Tag Archives: Sinai&Delta

Wadi al-Natrun

The Holy Family continued their flight, went further west and crossed the Nile. According to some accounts the Holy Family saw Wadi al-Natrun, about half way between Cairo and Alexandria, from afar and blessed it, according to others they indeed visited the place.

In the Wadi Al- Natrun is a village called Al-Homra, which is about 26 km. off the desert road between Cairo and Alexandria. Before reaching Wadi Al-Natrun, the Holy Family passed by this desert village where the infant Jesus caused a well to be opened in the ground. This sweet water well, which is called unto today “Bir Mariam” or (Mary’s well), is incredibly located among lakes saturated with the natron salt. The well had been neglected for many years but is now being restored.

In their heyday in the 5th and 6th centuries, the many monasteries of the Wadi Al-Natrun sustained thousands of monks. They were established in spiritual commemoration of the Holy Family passage through the valley. For this reason this area was called ‘Wadi Sheheet’, meaning the place where hearts are weighed. Today four large monasteries near each other – and occupied with monks and hermits, have remained. These are the monasteries of St. Macarius, St. Bishoy, Al-Syrian and Al -Baramous.


Traveling westward the Holy Family came to the place now known as Sakha, a town 135 km. north of Cairo. In Sakha we visit the Church of the Holy Virgin, probably built on the location of one of the four prominent monasteries in medieval times in this area. Only one of these monasteries, Dimyana, survived unto this day.

Sakha has become famous in modern days for the discovery of the “Bikha Isus” or the footprint of Jesus in 1984. At a depth of approximately 1.5 m., Halim Philippus, a supervisor in the church, found a light gray stone about eighty centimeters long with a tiny brownish impression. On its back the word ‘Allah’ (God) was written in Arabic. On its top – another stone was found that resembled half a capital from a column.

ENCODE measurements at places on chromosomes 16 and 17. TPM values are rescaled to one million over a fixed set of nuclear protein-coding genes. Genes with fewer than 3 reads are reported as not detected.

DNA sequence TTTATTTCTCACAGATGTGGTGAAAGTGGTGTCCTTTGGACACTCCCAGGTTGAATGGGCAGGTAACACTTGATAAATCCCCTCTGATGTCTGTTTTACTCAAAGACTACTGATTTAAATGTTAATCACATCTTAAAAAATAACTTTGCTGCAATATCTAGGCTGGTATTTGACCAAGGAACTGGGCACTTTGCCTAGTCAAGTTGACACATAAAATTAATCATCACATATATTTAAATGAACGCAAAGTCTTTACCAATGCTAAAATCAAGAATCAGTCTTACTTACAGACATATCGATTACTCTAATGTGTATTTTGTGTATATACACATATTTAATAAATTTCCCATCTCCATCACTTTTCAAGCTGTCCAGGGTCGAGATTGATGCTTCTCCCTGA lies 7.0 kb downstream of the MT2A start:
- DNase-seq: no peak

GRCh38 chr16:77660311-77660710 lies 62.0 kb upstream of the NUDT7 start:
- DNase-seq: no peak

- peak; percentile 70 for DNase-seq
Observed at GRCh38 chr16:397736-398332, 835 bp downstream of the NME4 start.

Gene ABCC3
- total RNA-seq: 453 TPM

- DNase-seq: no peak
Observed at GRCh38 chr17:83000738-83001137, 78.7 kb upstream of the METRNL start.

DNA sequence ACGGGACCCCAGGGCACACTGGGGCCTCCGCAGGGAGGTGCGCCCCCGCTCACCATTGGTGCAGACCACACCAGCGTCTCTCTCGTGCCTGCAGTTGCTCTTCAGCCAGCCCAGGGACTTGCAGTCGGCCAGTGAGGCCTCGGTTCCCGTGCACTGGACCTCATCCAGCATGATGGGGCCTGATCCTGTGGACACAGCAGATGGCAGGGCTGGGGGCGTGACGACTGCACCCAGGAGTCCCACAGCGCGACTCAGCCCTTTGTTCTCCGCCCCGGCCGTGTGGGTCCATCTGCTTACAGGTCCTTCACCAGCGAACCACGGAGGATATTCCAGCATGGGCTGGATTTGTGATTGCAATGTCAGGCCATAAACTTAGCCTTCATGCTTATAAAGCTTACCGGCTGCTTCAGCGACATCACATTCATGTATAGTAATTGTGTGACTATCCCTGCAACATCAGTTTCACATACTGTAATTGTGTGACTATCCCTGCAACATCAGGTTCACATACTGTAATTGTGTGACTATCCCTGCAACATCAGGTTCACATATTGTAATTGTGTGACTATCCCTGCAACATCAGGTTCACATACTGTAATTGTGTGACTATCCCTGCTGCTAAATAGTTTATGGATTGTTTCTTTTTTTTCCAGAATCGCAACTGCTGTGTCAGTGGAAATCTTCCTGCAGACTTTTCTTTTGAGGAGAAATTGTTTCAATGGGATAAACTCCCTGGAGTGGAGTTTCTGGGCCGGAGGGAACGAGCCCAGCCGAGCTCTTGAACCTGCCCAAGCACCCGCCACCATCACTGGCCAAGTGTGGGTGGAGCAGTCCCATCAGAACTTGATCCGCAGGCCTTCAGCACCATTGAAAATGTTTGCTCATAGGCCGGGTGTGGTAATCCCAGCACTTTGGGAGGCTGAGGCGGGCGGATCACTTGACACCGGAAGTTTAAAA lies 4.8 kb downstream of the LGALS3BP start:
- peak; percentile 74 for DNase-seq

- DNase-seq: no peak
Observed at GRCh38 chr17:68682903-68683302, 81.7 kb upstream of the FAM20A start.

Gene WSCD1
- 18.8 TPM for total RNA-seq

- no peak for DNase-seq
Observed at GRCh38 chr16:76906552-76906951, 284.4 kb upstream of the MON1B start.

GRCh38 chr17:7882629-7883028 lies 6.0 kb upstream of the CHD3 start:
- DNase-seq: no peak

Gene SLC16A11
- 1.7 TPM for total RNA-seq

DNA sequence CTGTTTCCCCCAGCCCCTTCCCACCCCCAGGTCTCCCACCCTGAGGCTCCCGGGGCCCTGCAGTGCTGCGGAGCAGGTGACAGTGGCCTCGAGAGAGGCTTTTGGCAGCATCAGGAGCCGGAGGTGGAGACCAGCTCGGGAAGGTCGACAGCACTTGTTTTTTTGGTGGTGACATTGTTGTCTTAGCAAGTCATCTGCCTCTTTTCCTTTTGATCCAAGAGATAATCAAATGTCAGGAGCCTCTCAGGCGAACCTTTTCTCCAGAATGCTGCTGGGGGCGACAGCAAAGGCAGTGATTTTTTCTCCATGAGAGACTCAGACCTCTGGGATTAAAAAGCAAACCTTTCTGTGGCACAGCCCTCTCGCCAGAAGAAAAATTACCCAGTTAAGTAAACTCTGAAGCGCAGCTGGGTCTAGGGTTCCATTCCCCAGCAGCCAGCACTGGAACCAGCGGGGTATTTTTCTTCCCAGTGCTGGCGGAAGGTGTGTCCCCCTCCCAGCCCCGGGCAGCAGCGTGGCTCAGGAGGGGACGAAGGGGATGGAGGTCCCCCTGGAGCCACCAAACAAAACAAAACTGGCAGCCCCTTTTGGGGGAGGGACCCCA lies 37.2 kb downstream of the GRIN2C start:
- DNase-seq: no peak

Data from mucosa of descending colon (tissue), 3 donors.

Halim knew from tradition that the monks in this area who had buried the stone of the footprint of Jesus, had placed this half of a column as a marker on its top. The “Bikha Isus” is now preserved in a glass case for protection. Additionally, near this church you will see a thorn tree, believed to be similar to that from which the crown of thorns of Jesus was made [Matthew 27:29].


Dimyana is a mixed Christian-Muslim village, with a convent built on a spot where local Christians believe the Holy Family rested. The name goes back to St. Dimyana who chose that place to worship God, and where she was martyred along with 40 virgins during the persecution of the Roman Emperor Diocletian (284-305).

When we visit this convent we see the tomb of St. Dimyana and the remains of a beautiful 9th century church. Clergymen will explain to you the importance of the traditions around the village of Dimyana and the Holy Family. The Convent of St. Dimyana is filled with marvelous mosaic paintings that will capture your attention. We will also see the nuns who excel in making absolute superb icons for low prices. Icons, which are not available, can be ordered and will be sent to Cairo.